It's really a shame that holiday gift giving has become such a pain in the ass. It's less about the joy of giving and more about the headache and stress of getting all the right gifts. Hopefully this guide will help ease your suffering, even if only a little. Happy Holidays!

Photo by A Different Perspective

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Online purchases and their ecological footprint

I know that holiday shopping can be hell, but I think the answer lies in shopping early, shopping at off hours (ie, 1pm on the saturday before Christmas is a bad time), and as the author states, knowing what you want to buy.

Online purchases have a gigantic carbon footprint (ie lots of fuel is spent to fly them to your house) and employ all kinds of packaging that will soon end up in the landfill. (Has anyone else ever gotten a small paperback book from Amazon wrapped up in layers of cardboard and bubblewrap about ten times its size?)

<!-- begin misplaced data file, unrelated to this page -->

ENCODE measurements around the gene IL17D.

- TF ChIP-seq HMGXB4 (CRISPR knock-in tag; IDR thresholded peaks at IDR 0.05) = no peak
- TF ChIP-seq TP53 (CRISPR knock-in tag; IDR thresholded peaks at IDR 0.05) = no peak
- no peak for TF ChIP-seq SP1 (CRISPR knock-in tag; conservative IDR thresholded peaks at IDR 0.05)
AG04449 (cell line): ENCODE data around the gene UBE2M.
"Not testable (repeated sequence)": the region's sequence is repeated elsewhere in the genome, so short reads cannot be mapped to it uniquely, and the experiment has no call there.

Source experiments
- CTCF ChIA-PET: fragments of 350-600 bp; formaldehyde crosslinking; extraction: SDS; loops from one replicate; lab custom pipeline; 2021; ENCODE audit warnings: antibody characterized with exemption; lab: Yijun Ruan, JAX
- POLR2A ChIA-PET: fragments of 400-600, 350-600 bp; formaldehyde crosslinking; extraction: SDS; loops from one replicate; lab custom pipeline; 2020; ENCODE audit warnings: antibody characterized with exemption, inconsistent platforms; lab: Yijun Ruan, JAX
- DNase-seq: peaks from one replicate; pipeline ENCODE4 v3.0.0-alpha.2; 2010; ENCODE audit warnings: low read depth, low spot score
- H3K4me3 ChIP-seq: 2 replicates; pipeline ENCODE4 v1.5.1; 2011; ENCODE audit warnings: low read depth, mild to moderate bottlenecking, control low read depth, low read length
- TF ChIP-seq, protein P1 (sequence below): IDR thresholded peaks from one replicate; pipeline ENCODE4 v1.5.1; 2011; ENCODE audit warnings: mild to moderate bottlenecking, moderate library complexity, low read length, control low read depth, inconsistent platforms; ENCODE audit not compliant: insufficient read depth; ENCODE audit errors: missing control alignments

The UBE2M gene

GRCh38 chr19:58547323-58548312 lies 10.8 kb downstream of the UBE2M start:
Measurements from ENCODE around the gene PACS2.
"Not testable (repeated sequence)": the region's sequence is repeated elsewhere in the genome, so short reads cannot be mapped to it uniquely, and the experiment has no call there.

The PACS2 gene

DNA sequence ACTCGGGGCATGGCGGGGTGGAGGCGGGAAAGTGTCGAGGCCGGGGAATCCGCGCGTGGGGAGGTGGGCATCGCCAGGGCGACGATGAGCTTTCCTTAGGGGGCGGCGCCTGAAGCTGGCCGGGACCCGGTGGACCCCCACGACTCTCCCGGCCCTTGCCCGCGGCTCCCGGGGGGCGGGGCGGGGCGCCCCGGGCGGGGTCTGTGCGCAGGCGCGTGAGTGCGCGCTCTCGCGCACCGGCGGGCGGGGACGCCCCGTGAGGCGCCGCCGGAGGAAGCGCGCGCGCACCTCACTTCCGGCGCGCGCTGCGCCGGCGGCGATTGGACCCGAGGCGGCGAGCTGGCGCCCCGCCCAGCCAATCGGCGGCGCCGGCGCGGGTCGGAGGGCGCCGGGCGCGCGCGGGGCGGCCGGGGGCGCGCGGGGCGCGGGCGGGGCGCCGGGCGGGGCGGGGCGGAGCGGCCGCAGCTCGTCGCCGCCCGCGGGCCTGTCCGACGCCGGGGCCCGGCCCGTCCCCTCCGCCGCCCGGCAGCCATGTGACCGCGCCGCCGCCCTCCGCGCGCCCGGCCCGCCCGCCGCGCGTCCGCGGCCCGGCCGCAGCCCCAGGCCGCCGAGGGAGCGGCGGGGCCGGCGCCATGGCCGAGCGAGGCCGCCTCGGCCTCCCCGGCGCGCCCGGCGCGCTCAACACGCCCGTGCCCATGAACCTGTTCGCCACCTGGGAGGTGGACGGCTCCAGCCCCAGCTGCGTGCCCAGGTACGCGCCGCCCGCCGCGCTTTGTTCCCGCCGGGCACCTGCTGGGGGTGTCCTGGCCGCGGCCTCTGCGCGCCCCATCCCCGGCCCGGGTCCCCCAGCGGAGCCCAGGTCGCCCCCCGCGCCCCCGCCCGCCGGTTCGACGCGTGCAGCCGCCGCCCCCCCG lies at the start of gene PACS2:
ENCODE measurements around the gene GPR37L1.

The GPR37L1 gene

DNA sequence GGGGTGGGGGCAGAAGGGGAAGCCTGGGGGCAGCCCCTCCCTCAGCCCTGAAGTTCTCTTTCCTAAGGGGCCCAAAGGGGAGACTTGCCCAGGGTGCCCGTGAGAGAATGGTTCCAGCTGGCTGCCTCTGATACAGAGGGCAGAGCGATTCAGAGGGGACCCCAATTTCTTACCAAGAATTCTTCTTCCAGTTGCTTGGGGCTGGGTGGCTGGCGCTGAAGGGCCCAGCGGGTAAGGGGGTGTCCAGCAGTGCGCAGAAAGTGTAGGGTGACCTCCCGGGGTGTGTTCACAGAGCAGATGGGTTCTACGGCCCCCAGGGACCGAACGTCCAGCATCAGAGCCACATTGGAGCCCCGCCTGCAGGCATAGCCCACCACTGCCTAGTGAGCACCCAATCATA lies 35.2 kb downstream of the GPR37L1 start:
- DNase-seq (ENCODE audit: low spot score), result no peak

Of course I'm not saying I don't ever shop online... but I think it's irresponsible not to consider the ecological footprint. Just my two cents.

Because, really for the holidays, I think we'd all like there not to be global warming nor landfills eating up the earth, no?

Holiday Shopping

From now until January, I've declared town a no-go area. It is the last thing I'd want to do to feel the spirit of the season!

Everyone's getting their gifts ordered online. My brother makes it super-easy with his Amazon wishlist, magazine subs for Mum, and for the rest, some kind of voucher (like golf lessons for Dad).